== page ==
Allison E. Norlander, Melissa H. Bloodworth, Shinji Toki, Jian Zhang, Weisong Zhou, Kelli Boyd, Vasiliy V. Polosukhin, Jacqueline-Yvonne Cephus, Zachary J. Ceneviva, Vivek D. Gandhi, Nowrin U. Chowdhury, Louis-Marie Charbonnier, Lisa M. Rogers, Janey Wang, David M. Aronoff, Lisa Bastarache, Dawn C. Newcomb, Talal A. Chatila, R. Stokes Peebles Jr.
Autophagy modulates lipid turnover, cell survival, inflammation, and atherogenesis. Scavenger receptor class B type I (SR-BI) plays a crucial role in lysosome function. Here, we demonstrate that SR-BI regulates autophagy in atherosclerosis. SR-BI deletion attenuated lipid-induced expression of autophagy mediators in macrophages and atherosclerotic aortas. Consequently, SR-BI deletion resulted in 1.8- and 2.5-fold increases in foam cell formation and apoptosis, respectively, and increased oxidized LDL–induced inflammatory cytokine expression. Pharmacological activation of autophagy failed to reduce lipid content or apoptosis in Sr-b1–/– macrophages. SR-BI deletion reduced both basal and inducible levels of transcription factor EB (TFEB), a master regulator of autophagy, causing decreased expression of autophagy genes encoding VPS34 and Beclin-1. Notably, SR-BI regulated Tfeb expression by enhancing PPARα activation. Moreover, intracellular macrophage SR-BI localized to autophagosomes, where it formed cholesterol domains resulting in enhanced association of Barkor and recruitment of the VPS34–Beclin-1 complex. Thus, SR-BI deficiency led to lower VPS34 activity in macrophages and in atherosclerotic aortic tissues. Overexpression of Tfeb or Vps34 rescued the defective autophagy in Sr-b1–/– macrophages. Taken together, our results show that macrophage SR-BI regulates autophagy via Tfeb expression and recruitment of the VPS34–Beclin-1 complex, thus identifying previously unrecognized roles for SR-BI and potentially novel targets for the treatment of atherosclerosis.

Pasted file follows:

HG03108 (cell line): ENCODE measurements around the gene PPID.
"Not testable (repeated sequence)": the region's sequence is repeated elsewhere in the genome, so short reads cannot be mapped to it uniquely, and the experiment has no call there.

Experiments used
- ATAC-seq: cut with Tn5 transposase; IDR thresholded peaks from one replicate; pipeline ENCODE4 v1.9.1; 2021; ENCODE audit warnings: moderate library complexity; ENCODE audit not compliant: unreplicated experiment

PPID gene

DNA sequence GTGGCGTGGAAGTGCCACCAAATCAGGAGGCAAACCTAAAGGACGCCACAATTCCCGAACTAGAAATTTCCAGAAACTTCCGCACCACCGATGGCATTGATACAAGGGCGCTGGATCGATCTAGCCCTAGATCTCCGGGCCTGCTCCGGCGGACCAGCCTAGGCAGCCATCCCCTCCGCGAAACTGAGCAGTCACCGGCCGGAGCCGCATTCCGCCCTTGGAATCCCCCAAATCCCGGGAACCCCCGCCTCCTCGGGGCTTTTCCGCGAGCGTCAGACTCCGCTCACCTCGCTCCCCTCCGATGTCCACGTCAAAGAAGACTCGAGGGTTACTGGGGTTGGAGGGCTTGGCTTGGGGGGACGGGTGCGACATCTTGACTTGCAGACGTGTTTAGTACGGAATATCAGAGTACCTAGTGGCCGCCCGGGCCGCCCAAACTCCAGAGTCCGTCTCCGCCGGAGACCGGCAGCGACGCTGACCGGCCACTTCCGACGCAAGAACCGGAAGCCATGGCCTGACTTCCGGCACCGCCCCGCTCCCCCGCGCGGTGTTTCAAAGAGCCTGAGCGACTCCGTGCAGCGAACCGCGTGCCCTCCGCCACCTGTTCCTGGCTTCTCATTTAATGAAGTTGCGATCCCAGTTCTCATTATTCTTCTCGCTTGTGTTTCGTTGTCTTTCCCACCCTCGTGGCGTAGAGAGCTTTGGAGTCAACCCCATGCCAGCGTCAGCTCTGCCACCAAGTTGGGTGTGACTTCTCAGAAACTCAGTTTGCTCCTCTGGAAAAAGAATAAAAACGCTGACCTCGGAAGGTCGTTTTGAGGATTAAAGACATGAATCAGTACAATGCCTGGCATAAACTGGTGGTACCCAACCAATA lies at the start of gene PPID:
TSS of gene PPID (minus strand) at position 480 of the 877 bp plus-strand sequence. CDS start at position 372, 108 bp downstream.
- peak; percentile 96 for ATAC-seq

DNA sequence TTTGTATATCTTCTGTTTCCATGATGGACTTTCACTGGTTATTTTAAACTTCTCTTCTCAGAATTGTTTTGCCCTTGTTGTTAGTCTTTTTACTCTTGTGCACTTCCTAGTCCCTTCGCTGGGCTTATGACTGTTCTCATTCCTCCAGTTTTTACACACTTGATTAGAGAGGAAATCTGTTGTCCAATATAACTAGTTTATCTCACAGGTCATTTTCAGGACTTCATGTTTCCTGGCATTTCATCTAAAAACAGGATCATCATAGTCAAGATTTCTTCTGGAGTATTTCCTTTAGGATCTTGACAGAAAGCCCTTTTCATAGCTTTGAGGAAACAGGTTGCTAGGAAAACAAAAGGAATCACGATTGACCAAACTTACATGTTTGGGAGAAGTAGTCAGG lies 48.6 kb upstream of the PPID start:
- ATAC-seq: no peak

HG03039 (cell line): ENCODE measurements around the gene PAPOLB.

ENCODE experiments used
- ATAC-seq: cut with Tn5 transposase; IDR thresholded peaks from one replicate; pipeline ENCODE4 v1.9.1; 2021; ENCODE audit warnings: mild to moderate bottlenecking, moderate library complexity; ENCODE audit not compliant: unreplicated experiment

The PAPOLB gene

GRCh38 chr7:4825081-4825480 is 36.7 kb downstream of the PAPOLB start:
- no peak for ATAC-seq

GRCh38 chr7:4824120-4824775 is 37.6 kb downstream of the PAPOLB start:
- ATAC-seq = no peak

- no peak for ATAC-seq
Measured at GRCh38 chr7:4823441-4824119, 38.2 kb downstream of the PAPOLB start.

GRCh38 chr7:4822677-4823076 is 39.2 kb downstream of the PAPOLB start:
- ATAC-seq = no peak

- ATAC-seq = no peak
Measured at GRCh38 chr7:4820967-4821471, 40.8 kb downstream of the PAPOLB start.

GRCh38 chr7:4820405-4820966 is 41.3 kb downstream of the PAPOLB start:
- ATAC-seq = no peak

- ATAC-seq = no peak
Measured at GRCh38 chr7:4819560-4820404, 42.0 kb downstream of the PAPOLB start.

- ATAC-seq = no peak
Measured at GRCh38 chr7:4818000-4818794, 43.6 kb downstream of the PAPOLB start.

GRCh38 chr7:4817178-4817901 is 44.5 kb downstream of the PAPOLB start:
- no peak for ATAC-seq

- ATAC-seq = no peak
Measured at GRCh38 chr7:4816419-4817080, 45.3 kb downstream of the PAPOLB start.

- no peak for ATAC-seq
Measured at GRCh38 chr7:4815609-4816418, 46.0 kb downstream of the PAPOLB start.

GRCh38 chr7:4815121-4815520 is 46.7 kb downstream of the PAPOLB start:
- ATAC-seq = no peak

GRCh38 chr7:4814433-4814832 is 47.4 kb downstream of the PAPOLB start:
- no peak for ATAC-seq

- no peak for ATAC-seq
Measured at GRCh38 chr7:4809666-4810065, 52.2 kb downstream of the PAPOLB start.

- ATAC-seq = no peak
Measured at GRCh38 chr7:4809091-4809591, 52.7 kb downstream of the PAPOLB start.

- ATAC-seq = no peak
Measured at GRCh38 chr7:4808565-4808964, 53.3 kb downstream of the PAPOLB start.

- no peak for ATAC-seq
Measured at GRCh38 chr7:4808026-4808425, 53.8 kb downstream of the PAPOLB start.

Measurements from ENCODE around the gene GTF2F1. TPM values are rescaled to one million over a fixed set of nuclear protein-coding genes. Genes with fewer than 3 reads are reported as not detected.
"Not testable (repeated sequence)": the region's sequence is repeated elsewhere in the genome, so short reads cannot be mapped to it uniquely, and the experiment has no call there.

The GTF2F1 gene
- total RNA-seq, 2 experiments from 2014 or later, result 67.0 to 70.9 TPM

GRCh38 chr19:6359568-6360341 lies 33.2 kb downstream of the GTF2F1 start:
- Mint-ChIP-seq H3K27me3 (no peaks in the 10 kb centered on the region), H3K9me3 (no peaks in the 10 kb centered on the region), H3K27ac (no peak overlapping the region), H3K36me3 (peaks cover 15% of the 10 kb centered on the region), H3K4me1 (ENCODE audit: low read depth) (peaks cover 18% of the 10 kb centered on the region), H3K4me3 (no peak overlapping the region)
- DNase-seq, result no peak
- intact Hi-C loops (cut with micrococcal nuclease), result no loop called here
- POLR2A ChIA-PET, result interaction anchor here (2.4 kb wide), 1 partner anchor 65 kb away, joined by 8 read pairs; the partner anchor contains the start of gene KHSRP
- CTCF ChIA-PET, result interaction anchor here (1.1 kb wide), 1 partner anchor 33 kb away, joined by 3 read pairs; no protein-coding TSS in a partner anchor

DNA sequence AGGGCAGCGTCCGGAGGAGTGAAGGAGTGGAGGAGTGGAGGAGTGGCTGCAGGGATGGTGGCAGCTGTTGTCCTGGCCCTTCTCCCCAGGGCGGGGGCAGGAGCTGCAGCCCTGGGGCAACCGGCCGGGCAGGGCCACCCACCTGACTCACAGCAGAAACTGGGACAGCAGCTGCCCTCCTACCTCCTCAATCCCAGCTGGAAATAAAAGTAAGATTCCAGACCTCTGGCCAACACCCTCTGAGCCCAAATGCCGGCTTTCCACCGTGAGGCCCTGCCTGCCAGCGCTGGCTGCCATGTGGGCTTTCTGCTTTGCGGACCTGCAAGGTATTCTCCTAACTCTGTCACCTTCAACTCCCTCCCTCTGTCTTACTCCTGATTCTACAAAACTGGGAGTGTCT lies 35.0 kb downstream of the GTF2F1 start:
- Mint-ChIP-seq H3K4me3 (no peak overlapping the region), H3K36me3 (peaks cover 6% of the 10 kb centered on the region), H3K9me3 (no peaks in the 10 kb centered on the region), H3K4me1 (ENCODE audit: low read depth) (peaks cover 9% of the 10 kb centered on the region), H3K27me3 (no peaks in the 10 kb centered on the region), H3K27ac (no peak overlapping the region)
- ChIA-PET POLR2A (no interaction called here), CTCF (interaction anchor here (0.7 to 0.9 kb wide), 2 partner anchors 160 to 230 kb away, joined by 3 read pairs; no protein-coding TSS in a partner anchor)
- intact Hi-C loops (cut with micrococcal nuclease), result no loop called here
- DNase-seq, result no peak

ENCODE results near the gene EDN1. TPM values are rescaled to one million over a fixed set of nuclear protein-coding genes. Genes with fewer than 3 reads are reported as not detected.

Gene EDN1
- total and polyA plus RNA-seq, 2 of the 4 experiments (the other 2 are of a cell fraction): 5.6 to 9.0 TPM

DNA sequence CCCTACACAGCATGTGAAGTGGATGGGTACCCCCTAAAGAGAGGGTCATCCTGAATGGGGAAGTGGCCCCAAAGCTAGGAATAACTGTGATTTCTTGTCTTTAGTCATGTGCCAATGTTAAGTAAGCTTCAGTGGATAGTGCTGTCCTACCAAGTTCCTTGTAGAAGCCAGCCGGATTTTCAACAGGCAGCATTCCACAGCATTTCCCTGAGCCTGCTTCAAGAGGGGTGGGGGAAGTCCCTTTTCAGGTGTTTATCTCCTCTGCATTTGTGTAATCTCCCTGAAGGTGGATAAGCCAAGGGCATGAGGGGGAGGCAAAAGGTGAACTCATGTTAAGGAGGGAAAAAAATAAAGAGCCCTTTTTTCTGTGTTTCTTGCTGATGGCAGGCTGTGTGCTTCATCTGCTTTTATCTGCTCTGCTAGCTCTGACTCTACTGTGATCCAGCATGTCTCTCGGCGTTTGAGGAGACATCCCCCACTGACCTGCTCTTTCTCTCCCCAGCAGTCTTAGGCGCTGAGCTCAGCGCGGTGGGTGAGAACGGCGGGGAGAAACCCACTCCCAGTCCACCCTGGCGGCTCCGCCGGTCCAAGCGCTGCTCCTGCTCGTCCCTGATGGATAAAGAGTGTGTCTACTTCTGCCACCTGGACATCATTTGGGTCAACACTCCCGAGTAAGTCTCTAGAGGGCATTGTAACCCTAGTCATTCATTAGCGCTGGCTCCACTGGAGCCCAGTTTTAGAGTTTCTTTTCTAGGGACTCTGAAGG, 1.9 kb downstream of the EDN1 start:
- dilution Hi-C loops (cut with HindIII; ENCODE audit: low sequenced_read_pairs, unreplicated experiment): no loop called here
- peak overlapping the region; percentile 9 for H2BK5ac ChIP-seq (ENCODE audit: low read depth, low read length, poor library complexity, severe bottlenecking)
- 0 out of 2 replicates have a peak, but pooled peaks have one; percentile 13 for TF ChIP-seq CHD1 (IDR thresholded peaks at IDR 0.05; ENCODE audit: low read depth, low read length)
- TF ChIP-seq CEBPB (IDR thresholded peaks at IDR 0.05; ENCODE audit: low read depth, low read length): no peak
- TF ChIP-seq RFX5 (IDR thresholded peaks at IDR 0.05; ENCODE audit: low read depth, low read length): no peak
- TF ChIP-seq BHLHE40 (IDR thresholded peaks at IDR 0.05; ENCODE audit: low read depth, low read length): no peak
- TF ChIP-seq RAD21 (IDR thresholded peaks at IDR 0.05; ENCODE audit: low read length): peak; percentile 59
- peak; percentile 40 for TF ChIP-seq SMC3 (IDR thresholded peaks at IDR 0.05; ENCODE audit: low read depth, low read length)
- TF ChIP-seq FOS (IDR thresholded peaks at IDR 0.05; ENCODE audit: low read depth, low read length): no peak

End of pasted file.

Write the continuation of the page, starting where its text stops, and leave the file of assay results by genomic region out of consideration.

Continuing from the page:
Huan Tao, Patricia G. Yancey, John L. Blakemore, Youmin Zhang, Lei Ding, W. Gray Jerome, Jonathan D. Brown, Kasey C. Vickers, MacRae F. Linton
Ovarian cancer (OC) is the most deadly gynecological malignancy, with unmet clinical need for new therapeutic approaches. The relaxin peptide is a pleiotropic hormone with reproductive functions in the ovary. Relaxin induces cell growth in several types of cancer, but the role of relaxin in OC is poorly understood. Here, using cell lines and xenograft models, we demonstrate that relaxin and its associated GPCR RXFP1 form an autocrine signaling loop essential for OC in vivo tumorigenesis, cell proliferation, and viability. We determined that relaxin signaling activates expression of prooncogenic pathways, including RHO, MAPK, Wnt, and Notch. We found that relaxin is detectable in patient-derived OC tumors, ascites, and serum. Further, inflammatory cytokines IL-6 and TNF-α activated transcription of relaxin via recruitment of STAT3 and NF-κB to the proximal promoter, initiating an autocrine feedback loop that potentiated expression. Inhibition of RXFP1 or relaxin increased cisplatin sensitivity of OC cell lines and abrogated in vivo tumor formation. Finally, we demonstrate that a relaxin-neutralizing antibody reduced OC cell viability and sensitized cells to cisplatin. Collectively, these data identify the relaxin/RXFP1 autocrine loop as a therapeutic vulnerability in OC.
Helen E. Burston, Oliver A. Kent, Laudine Communal, Molly L. Udaskin, Ren X. Sun, Kevin R. Brown, Euihye Jung, Kyle E. Francis, Jose La Rose, Joshua Lowitz, Ronny Drapkin, Anne-Marie Mes-Masson, Robert Rottapel